What really causes home field advantage?


Well-Known Member
Lifetime Member
SoSH Member
Jul 14, 2005
Re climate I think the Pats have alluded to it actually being tougher to play in Miami in December after getting used to the cold weather up here for a few months. The Brady Pats sucked in Miami no matter what month though.
Could be. I suppose 80 and humid vs 30 and cold is a larger delta than September games.

I always think it’s hilarious when they show shots of equipment managers holding up makeshift canopies on the sideline to shade the players. That new canopy that they built over the stadium that leaves the away team in the sun should be borderline illegal.


SoSH Member
Aug 15, 2012
Westwood MA
Goodness, I can’t believe I forgot about that. Thank you. And still shocked the zebras somehow determined that there was refutable evidence to overturn the call of an Edelman turnover on that punt return. So much for home-field advantage with the officials!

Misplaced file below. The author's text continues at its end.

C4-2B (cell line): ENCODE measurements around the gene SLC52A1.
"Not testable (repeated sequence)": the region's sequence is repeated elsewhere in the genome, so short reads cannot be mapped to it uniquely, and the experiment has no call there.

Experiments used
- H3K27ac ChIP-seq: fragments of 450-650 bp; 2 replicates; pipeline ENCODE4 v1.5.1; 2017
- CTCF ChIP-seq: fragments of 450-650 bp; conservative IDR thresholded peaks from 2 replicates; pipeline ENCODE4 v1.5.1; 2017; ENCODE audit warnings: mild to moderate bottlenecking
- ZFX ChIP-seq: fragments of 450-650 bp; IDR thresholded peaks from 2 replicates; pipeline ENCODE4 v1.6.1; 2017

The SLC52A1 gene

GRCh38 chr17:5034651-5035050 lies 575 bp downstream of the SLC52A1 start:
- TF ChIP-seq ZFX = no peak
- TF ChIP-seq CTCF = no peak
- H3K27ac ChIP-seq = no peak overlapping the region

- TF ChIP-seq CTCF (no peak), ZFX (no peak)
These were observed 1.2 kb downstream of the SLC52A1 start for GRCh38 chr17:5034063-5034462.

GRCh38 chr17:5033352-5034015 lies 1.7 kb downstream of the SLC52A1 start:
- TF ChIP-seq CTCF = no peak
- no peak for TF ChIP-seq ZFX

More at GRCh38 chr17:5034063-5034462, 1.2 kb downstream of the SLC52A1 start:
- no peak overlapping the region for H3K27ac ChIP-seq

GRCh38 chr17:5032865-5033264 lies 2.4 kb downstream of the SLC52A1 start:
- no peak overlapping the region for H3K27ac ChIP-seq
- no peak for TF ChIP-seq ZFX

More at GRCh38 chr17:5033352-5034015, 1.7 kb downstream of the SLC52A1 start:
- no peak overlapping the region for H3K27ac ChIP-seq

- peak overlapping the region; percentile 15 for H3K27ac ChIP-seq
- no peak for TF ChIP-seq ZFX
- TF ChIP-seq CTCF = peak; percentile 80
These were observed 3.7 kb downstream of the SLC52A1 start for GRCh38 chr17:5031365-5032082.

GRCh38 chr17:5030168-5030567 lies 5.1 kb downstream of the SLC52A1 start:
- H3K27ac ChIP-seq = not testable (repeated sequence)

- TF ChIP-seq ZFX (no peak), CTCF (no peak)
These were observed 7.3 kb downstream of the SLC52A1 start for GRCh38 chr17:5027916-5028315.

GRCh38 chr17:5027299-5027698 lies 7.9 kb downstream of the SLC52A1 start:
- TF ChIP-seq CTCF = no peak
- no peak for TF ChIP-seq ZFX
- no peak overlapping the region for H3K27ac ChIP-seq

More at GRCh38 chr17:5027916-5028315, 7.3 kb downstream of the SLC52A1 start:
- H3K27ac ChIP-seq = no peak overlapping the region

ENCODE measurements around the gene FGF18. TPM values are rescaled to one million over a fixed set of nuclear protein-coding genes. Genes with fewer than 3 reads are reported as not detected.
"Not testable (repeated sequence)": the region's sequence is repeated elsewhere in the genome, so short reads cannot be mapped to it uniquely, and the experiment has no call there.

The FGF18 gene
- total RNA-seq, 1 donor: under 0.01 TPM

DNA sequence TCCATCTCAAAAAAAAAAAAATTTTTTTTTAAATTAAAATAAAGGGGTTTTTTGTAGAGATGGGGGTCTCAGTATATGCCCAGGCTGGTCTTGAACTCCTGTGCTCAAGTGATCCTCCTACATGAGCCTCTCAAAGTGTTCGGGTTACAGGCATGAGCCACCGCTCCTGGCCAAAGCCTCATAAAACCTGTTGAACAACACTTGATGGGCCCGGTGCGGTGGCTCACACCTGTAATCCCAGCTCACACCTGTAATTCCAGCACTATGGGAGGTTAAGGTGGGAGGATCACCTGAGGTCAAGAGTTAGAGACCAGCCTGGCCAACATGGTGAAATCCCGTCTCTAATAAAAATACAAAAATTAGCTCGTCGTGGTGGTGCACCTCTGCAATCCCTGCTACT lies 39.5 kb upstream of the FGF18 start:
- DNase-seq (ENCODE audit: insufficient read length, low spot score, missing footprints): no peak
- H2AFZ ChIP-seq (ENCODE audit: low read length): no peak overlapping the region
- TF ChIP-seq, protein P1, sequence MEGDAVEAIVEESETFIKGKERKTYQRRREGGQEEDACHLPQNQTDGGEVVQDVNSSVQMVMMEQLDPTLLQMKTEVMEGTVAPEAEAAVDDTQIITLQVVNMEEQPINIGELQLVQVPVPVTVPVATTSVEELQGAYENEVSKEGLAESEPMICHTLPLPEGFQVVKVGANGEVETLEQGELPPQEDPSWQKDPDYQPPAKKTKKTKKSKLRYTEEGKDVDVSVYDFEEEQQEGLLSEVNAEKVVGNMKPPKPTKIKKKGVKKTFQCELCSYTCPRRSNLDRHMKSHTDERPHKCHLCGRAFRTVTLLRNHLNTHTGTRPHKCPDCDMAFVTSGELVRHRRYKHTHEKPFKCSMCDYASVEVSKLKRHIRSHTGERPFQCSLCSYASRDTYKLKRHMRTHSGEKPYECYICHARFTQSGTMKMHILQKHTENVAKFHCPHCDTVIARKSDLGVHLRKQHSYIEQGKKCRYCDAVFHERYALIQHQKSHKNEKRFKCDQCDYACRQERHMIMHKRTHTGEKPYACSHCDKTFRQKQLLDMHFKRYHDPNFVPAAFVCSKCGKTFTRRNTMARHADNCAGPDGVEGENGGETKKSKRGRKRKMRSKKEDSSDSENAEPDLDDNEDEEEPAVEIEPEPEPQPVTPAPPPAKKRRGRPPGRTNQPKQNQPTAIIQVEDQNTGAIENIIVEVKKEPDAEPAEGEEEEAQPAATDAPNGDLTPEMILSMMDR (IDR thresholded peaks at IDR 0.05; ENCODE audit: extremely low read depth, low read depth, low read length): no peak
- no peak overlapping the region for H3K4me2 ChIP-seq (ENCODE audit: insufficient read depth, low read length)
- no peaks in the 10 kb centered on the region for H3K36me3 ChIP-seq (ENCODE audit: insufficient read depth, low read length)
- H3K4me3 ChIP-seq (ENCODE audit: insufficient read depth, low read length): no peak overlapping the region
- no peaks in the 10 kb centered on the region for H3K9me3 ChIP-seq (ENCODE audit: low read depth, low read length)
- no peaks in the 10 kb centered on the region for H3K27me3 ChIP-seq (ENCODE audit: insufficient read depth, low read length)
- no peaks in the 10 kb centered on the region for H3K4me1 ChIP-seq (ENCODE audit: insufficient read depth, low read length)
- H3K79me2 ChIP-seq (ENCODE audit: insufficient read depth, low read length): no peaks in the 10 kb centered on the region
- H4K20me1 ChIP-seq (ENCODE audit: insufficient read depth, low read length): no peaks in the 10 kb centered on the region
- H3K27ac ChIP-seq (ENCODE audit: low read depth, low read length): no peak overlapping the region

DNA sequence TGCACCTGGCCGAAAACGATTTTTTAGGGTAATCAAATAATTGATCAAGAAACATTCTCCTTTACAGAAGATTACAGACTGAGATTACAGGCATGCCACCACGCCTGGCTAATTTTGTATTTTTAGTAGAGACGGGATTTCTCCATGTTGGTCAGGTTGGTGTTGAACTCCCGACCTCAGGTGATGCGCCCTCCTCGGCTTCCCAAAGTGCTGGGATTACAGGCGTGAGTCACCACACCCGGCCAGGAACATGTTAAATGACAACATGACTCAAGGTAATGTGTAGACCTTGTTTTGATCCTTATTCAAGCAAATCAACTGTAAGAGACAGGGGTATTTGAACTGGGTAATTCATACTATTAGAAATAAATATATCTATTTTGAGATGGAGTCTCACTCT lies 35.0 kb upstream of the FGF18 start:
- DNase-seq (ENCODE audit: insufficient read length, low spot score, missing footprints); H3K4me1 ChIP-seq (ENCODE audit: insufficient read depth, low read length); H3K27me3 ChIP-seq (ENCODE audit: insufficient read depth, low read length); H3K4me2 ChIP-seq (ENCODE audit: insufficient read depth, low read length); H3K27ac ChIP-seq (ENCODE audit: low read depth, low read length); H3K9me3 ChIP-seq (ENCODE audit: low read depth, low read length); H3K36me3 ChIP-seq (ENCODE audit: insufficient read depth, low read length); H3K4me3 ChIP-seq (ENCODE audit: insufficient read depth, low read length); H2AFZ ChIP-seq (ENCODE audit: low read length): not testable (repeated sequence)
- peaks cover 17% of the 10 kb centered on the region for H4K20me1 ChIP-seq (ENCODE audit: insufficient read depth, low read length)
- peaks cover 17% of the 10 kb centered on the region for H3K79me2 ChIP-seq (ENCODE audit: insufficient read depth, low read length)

He gave it right back a few plays later with the deflection that led to an interception, then he got blown up on a block for good measure during the return.


Jul 18, 2005
Which field is The Star?
In general, fields are not crowned nearly as much as they used to be. There's considerable improvements in how fields deal with drainage problems.
My mistake the article was about the building of the Cowboy''s stadium AT & T. The article was written in their practice locale, "The Star". The quote below is about AT & T:

"So when you look at a new stadium, that no one has played on before, like the new stadium in Arlington, there are advantages to be had by the Cowboys this next season. Every team that comes in, those who have history playing at Texas Stadium, will be trying to adjust to the new field. The Cowboys though, they’ll have adjusted during training camp and practices."